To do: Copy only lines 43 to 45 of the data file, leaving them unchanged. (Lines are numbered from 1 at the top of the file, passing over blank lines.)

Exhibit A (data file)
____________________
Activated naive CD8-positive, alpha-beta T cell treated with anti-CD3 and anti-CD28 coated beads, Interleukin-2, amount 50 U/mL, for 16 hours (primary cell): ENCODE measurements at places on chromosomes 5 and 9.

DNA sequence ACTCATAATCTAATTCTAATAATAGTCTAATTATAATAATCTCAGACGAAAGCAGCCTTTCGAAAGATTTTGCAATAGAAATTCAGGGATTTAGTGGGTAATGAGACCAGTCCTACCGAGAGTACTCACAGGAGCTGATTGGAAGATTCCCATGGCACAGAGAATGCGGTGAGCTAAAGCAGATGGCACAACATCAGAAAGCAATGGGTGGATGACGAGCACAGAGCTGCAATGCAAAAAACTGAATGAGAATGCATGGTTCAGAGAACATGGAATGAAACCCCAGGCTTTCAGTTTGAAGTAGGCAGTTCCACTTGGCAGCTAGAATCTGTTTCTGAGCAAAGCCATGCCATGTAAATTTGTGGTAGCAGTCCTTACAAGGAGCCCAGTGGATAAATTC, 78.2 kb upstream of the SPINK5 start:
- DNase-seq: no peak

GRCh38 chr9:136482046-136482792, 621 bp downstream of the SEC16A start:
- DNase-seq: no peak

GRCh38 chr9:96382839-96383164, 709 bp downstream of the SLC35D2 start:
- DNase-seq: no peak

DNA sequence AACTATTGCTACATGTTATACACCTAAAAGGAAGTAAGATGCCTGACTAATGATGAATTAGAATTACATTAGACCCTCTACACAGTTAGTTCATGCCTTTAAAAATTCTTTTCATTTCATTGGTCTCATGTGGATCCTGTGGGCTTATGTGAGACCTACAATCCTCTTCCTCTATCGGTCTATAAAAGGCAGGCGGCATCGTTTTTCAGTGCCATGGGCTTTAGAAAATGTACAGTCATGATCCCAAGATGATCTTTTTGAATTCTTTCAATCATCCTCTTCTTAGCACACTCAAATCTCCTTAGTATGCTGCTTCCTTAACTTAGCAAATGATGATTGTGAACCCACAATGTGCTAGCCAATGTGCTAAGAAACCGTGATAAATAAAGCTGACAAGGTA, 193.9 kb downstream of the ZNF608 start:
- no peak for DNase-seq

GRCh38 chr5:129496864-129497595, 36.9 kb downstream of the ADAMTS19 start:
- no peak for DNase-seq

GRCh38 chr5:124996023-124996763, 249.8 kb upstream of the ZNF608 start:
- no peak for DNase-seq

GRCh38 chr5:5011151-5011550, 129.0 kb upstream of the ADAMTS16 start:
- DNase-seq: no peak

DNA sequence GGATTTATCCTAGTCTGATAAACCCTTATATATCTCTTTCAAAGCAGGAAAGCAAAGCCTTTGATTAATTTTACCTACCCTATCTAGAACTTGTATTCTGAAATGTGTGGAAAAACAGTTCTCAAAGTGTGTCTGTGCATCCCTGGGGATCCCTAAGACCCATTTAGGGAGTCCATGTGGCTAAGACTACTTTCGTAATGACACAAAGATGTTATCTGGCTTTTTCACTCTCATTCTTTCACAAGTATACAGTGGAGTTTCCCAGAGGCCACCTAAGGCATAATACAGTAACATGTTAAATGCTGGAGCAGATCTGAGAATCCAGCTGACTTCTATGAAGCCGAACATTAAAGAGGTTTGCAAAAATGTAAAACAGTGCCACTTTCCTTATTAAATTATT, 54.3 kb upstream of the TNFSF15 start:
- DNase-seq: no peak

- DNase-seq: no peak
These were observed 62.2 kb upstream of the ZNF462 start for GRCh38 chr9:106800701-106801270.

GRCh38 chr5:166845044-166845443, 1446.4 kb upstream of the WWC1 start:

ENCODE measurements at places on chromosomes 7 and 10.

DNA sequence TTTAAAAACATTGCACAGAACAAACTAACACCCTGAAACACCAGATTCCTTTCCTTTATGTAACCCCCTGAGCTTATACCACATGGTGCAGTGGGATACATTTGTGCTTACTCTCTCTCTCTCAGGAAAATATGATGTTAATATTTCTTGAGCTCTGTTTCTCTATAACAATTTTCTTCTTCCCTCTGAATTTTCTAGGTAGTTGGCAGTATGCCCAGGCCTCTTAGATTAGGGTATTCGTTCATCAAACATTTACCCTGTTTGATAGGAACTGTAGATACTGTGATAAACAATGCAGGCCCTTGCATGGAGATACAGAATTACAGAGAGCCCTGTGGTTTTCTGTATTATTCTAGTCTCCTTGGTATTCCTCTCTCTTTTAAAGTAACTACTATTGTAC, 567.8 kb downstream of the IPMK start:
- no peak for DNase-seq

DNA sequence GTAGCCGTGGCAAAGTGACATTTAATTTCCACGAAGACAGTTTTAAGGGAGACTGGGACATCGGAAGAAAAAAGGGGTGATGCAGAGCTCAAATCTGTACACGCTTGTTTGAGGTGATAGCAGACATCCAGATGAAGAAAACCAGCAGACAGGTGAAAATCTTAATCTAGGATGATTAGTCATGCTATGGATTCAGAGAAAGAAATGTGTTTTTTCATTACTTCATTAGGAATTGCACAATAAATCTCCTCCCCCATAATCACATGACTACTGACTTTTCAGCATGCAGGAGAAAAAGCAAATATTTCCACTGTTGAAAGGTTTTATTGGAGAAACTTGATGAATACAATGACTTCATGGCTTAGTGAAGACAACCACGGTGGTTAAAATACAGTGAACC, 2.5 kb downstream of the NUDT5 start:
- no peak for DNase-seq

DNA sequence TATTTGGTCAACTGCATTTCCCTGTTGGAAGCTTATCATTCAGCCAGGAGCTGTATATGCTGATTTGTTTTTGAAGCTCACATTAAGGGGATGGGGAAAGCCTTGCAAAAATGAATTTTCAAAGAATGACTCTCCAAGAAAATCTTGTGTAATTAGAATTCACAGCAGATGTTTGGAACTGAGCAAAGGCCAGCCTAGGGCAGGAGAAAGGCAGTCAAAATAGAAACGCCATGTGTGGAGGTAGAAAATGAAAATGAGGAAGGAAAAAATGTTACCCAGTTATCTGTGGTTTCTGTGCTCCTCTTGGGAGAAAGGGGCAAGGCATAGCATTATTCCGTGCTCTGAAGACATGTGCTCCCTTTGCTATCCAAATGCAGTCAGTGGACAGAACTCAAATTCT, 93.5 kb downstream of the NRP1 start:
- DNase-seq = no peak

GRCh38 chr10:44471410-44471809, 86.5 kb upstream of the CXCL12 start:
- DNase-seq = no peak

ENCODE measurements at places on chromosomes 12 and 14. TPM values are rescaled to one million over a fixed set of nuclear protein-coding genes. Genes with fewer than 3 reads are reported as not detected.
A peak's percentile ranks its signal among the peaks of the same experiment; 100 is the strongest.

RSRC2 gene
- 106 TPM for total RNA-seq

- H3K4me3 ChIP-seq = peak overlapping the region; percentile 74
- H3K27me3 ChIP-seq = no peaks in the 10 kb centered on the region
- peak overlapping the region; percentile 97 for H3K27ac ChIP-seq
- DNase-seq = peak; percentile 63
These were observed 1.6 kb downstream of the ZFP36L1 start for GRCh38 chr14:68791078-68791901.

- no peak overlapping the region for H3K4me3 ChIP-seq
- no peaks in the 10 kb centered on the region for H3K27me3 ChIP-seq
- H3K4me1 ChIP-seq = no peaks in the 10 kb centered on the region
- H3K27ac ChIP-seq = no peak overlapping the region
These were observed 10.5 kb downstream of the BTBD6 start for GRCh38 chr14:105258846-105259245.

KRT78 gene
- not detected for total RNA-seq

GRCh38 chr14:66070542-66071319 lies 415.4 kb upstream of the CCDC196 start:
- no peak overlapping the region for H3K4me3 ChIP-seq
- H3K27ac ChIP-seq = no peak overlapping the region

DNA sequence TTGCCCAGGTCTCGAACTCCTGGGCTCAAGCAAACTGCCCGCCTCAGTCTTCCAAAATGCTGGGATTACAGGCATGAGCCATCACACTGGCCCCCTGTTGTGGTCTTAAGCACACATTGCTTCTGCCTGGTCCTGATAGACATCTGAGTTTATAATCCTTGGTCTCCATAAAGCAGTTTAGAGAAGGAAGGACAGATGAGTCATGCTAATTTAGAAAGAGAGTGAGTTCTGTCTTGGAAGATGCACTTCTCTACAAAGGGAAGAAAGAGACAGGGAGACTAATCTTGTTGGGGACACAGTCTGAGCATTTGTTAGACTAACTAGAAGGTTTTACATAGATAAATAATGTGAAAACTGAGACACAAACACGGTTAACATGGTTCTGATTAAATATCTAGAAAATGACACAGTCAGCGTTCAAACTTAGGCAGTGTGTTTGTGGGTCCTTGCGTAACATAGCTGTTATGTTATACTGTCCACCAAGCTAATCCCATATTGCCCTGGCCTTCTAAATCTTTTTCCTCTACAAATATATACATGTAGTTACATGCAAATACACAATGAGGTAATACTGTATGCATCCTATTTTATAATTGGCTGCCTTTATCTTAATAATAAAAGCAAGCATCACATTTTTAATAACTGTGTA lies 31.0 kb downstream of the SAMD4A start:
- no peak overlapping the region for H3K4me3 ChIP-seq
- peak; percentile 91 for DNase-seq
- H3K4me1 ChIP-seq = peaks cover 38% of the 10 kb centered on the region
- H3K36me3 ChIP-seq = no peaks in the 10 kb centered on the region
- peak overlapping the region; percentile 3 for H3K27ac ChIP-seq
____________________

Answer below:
These were observed 10.5 kb downstream of the BTBD6 start for GRCh38 chr14:105258846-105259245.

KRT78 gene
- not detected for total RNA-seq